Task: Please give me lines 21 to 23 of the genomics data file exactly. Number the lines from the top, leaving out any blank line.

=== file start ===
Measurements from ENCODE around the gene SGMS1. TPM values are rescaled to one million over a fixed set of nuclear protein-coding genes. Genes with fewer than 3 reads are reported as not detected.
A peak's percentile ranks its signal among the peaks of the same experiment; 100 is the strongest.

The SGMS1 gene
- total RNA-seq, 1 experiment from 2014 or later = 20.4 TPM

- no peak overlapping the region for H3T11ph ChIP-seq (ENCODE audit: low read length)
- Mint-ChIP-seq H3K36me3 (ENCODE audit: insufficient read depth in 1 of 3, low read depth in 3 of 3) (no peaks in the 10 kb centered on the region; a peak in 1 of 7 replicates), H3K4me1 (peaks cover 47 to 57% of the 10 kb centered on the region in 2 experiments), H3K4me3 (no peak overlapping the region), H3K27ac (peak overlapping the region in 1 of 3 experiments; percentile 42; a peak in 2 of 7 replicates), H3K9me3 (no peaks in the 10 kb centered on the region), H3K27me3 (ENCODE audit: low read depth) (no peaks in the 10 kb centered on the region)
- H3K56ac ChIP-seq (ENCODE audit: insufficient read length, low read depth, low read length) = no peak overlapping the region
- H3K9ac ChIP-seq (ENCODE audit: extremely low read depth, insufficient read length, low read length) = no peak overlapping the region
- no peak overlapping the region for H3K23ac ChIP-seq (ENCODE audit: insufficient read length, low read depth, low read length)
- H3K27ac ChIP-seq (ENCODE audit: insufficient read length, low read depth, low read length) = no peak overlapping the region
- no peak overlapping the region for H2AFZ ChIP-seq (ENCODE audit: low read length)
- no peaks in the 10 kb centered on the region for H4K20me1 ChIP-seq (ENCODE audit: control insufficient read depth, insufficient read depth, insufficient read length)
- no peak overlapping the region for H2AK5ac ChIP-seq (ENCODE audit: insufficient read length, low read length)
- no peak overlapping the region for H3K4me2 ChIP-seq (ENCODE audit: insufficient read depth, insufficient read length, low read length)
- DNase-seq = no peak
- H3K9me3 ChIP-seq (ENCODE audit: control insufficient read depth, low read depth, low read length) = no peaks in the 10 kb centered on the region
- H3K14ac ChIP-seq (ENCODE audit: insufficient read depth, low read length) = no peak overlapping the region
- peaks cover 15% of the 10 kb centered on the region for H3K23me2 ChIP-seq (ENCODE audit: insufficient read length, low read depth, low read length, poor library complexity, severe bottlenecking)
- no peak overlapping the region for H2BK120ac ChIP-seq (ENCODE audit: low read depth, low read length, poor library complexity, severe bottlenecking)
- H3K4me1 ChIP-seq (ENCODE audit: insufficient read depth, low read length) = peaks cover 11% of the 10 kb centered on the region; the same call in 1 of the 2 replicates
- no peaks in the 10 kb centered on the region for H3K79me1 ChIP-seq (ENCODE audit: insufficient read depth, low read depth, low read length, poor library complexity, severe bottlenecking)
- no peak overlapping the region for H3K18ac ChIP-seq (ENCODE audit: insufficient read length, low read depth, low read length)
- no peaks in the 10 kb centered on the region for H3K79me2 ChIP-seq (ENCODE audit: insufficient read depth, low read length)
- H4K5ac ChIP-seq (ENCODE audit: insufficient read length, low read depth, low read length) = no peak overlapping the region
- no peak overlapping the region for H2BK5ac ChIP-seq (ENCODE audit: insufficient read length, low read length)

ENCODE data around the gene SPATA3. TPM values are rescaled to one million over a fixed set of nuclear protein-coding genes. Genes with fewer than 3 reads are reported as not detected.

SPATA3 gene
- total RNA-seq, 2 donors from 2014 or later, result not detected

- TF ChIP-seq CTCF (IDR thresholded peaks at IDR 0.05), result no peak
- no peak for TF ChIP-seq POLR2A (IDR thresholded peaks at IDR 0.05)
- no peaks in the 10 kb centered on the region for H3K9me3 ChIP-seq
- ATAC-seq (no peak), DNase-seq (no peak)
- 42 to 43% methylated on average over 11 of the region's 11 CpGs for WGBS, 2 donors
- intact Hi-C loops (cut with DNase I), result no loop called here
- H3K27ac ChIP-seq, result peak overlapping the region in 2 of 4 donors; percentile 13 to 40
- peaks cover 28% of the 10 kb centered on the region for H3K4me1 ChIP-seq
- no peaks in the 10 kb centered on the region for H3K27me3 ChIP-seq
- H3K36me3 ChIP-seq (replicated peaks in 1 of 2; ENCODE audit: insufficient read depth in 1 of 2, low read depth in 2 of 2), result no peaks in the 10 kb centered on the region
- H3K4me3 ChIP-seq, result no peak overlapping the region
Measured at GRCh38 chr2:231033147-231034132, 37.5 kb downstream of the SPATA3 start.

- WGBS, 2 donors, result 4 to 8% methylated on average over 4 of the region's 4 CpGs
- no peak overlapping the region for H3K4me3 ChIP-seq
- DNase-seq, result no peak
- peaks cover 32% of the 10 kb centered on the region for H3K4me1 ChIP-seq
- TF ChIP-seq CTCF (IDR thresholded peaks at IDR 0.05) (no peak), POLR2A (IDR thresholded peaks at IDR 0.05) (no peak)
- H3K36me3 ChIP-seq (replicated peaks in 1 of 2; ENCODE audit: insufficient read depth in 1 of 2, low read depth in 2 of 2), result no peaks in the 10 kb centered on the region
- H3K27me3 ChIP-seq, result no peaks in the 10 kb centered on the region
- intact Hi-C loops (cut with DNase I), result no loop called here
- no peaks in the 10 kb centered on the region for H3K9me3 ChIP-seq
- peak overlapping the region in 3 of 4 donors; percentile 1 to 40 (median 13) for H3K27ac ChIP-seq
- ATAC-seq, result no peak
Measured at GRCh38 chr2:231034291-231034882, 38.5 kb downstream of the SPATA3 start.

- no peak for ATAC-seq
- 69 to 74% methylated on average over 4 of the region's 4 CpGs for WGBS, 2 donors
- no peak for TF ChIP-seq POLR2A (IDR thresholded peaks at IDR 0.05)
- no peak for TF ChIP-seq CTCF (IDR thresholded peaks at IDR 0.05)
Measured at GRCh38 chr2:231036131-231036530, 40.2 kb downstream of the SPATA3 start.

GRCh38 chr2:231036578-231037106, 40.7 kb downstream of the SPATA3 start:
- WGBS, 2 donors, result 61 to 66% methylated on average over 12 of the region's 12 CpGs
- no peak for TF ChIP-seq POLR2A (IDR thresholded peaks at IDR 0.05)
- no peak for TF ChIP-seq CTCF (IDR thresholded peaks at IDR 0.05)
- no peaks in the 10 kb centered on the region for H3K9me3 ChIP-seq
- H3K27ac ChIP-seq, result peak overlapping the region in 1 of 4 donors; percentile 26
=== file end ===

- no peaks in the 10 kb centered on the region for H3K79me1 ChIP-seq (ENCODE audit: insufficient read depth, low read depth, low read length, poor library complexity, severe bottlenecking)
- no peak overlapping the region for H3K18ac ChIP-seq (ENCODE audit: insufficient read length, low read depth, low read length)
- no peaks in the 10 kb centered on the region for H3K79me2 ChIP-seq (ENCODE audit: insufficient read depth, low read length)